has become strong again, but we must keep our guard up. We will not tolerate
waste or inefficiency in defense spending. But we cannot afford to short-change
the defense modernization programs that keep us strong.
our alliances vibrant is also vital to our own defense and security. Long-time
friends achieve that status for a good reason: We share common concerns and
mutual trust. Our European and Asian allies deserve first consideration in our
foreign policy deliberations. But they must also recognize that an alliance is a
two-way street. It's high time for those who owe their own security to America's
military might to assume their rightful role, and bear their rightful burden, in
the defense of our common interests. Let us start the next administration with
an alliance summit -- aimed at forging a new formula for burden-sharing: our
allies can afford to pay their share -- and they should.
as we prepare for a summit with our adversaries in the Kremlin, we must also
remember what brought them to the table, the linchpin of President Reagan's arms
control strategy -- the development and phased deployment of the Strategic
American people understand, more clearly than many in Washington, that SDI is
our best insurance policy against a still-uncertain future. The Soviets are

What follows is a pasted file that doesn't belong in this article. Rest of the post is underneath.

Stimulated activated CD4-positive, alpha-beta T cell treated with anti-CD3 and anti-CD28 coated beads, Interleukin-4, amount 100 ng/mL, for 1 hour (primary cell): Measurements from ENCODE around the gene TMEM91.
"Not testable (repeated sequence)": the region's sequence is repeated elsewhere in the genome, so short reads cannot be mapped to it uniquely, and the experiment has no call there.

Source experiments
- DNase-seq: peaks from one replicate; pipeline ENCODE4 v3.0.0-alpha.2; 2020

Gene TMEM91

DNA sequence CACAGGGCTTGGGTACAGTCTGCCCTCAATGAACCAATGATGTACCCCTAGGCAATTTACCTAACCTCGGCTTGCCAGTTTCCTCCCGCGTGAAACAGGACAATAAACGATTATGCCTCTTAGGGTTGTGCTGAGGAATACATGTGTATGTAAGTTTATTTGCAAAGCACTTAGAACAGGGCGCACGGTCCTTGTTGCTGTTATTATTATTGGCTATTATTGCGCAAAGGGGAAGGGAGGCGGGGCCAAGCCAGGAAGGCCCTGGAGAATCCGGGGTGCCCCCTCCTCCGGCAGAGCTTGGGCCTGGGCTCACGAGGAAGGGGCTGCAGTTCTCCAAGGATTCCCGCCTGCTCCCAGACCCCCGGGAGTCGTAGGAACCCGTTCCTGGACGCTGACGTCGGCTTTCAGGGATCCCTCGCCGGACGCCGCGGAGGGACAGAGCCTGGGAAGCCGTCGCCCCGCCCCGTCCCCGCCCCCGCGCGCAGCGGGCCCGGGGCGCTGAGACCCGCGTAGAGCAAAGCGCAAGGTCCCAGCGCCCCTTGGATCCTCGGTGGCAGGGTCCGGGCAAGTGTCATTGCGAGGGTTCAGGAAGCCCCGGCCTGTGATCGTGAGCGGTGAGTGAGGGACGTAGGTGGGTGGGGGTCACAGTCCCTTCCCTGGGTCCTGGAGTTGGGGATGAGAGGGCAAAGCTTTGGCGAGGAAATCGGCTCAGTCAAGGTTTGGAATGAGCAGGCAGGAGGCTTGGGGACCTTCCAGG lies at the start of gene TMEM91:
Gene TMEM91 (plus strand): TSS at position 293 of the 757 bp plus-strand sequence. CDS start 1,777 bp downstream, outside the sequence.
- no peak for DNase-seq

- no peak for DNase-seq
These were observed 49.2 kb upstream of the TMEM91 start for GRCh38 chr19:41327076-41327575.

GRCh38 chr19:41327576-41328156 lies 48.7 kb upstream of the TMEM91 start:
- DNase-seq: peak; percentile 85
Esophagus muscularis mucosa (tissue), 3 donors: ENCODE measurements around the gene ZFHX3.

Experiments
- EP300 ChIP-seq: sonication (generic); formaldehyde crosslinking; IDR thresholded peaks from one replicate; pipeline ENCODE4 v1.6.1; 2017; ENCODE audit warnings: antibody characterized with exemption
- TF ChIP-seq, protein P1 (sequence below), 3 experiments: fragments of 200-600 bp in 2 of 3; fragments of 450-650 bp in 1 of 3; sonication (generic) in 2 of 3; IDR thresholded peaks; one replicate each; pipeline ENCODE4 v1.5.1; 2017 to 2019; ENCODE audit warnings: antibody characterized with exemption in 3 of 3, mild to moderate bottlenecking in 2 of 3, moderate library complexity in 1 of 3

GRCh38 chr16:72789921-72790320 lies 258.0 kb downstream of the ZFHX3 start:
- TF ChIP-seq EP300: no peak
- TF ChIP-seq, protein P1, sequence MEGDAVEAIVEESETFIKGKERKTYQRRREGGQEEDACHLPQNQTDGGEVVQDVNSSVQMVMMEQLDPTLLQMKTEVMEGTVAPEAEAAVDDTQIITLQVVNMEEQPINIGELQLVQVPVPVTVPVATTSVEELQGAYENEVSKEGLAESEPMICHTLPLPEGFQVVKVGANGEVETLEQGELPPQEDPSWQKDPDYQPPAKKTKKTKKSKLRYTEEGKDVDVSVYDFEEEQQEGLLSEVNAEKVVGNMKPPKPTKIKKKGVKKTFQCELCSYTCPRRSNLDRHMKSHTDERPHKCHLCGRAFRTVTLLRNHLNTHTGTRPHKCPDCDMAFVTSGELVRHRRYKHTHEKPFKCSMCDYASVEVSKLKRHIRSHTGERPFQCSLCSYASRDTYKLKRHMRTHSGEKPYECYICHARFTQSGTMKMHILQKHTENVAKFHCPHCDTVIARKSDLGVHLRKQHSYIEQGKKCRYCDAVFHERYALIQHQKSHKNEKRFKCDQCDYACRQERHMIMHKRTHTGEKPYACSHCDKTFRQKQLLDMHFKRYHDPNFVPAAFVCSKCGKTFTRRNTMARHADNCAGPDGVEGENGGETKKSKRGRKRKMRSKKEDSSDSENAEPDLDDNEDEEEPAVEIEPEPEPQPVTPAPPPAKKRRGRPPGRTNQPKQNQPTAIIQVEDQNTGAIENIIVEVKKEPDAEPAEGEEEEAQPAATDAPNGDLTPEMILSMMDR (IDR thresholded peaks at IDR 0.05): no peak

working on strategic defenses at a furious pace, and so must we. There must be
no curbs on our research effort. Ronald Reagan has galvanized the nation into
action on SDI -- and I will begin phased deployment when it's ready.
security must always include a willingness to negotiate. But any missile
reduction treaty has to provide for adequate verification, ensure firm
compliance and strengthen -- not undermine -- the Western alliance. Abolition of
intermediate-range nuclear missiles can only be the first step toward eventual
reductions in long-range strategic missiles -those that can actually strike
here, on the very soil where we stand. Any treaty must also be accompanied by a
restored balance of conventional forces in Europe.
arms control is not the only item on our agenda with the Soviet Union. Whatever